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(1936-2020)

“Mary was petite of stature, extra-large of heart and hospitality.”

So began the eulogy for Sister Mary Trzasko by Sister Mary Jane Lubinski, Adrian Crossroads Chapter Prioress, at Sister Mary’s Ritual of Remembering. “Her life, particularly her life in ministry, was transformed by this saying from Isaiah,” Sister Mary Jane continued. “It became a touchstone for her, assuring her she was on the right path: ‘Forget the former things; do not dwell on the past. See, I am doing a new thing! Now it springs up; do you not perceive it?’”

Sister Mary was born on September 28, 1936, in Wilkes-Barre, Pennsylvania, to Joseph and Anna (Stelmach) Trzasko. She was the second of four children; Joe was the oldest, followed three years later by Mary, then Joan, and finally Raymond. Another daughter died at just a few days old.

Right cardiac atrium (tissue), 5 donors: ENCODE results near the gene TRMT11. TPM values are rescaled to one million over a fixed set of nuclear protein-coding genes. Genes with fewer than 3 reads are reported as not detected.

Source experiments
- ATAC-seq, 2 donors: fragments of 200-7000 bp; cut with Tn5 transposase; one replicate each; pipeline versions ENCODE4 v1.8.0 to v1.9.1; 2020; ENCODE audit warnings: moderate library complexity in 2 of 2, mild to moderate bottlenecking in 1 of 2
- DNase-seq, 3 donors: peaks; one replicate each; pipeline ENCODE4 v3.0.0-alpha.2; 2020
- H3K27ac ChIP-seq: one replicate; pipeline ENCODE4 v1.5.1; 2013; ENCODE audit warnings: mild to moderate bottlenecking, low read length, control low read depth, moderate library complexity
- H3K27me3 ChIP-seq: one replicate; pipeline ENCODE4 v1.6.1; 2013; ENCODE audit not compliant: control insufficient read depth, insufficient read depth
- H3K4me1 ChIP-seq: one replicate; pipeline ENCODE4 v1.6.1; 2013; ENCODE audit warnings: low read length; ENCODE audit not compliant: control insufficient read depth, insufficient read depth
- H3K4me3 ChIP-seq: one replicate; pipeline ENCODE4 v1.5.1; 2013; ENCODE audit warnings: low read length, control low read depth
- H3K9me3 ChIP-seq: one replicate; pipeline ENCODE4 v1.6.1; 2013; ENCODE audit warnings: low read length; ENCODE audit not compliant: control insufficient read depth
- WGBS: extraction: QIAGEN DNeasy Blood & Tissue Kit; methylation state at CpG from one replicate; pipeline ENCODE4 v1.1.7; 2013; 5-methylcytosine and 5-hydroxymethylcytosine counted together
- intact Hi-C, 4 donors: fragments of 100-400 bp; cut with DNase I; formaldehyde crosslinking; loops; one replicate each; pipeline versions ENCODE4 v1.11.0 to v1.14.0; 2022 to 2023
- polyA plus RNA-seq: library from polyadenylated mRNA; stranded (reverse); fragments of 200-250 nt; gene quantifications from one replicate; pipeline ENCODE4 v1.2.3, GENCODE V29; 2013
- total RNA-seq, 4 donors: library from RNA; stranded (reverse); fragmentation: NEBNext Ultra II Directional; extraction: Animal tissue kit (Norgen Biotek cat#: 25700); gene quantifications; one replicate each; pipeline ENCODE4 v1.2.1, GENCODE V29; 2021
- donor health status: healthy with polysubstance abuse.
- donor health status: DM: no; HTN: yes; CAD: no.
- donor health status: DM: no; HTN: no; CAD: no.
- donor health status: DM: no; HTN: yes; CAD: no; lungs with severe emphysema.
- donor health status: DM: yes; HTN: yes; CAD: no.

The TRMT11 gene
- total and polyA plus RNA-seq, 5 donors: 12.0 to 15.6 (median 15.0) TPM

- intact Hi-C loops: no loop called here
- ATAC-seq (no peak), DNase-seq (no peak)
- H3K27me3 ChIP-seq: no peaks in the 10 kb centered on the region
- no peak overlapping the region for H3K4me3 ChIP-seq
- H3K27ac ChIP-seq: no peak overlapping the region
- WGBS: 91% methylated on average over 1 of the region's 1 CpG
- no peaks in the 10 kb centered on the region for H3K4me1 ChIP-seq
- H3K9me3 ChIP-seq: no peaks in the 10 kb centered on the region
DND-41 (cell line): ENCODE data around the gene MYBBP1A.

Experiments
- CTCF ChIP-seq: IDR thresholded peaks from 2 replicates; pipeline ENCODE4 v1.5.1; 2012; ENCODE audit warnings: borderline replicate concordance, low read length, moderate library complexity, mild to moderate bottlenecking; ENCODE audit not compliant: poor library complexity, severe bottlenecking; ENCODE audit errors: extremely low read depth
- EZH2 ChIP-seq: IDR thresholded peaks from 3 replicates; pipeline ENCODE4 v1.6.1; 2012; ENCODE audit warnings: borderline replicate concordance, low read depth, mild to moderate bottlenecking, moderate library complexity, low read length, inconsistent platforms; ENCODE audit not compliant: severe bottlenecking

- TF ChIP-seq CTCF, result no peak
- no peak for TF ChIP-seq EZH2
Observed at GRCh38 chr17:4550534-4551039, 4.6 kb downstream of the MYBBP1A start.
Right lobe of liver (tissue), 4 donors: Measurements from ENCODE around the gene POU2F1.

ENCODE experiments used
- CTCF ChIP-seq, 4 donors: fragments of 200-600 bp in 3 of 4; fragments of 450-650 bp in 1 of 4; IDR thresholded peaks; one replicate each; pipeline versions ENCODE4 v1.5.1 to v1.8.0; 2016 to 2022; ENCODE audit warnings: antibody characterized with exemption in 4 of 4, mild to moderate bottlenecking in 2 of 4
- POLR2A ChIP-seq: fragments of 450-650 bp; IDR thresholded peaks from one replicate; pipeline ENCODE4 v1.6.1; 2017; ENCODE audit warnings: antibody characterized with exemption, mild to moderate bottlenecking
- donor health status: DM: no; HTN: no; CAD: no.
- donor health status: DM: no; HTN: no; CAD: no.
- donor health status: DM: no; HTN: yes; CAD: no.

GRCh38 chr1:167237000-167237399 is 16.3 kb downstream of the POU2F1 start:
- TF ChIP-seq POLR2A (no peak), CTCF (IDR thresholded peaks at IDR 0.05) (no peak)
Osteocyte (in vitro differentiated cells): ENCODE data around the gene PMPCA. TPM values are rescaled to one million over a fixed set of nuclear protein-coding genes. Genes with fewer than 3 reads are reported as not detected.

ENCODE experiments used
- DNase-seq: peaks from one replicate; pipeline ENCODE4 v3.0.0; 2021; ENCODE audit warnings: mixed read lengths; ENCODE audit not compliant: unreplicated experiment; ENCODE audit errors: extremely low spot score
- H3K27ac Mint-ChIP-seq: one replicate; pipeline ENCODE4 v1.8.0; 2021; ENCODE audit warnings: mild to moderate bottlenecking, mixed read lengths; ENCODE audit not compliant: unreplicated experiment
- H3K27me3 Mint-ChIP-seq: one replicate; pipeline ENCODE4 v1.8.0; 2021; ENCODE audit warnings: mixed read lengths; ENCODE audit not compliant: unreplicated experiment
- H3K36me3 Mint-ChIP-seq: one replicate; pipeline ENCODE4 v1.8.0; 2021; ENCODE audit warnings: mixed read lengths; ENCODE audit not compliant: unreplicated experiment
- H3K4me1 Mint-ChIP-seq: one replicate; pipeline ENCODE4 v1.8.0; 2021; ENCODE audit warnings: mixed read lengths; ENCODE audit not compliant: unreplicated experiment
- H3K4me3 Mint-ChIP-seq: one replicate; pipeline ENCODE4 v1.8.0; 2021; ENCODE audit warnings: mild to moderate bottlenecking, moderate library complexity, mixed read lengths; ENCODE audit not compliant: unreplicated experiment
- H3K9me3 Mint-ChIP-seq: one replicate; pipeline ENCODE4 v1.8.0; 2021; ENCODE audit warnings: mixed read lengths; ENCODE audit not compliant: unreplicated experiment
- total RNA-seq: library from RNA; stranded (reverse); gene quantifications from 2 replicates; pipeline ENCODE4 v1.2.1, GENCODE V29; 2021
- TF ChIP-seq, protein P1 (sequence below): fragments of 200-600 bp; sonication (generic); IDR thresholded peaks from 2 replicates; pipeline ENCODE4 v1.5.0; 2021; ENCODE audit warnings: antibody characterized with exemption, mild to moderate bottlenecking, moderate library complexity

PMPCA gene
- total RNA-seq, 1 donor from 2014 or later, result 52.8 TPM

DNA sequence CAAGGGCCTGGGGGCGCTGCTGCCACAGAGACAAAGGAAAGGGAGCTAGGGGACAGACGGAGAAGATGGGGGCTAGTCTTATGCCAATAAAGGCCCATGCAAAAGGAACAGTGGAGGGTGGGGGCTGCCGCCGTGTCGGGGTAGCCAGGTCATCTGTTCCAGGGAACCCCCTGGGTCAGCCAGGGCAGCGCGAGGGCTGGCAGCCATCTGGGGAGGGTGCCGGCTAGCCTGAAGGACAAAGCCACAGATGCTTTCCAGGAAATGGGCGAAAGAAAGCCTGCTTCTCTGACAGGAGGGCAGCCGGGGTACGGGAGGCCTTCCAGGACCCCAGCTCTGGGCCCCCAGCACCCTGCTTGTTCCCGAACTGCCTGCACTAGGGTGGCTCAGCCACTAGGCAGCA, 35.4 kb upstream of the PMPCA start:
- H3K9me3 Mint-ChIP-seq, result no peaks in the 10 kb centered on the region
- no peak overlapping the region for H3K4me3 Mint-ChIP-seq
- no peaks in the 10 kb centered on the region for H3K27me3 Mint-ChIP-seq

Her early childhood was a time of (mostly) happy memories in a close-knit family, memories that included sleigh rides, walks with her mother, helping her father plant tomatoes, family picnics, and playing with her friends and her cousins who lived next door. On the not-so-happy side, she also experienced almost drowning in a lake, chicken pox, her grandmother’s wake at their house, and much less traumatic things such as not liking white milk and having to stand and be fitted for new dresses. She also suffered from ear aches, which caused her to miss quite a bit of school, until getting her adenoids removed solved the problem.

Read more about Sister Mary (pdf)

make a memorial giftMemorial gifts may be made to Adrian Dominican Sisters, 1257 East Siena Heights Drive, Adrian, Michigan, 49221.

 

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(1926-2020)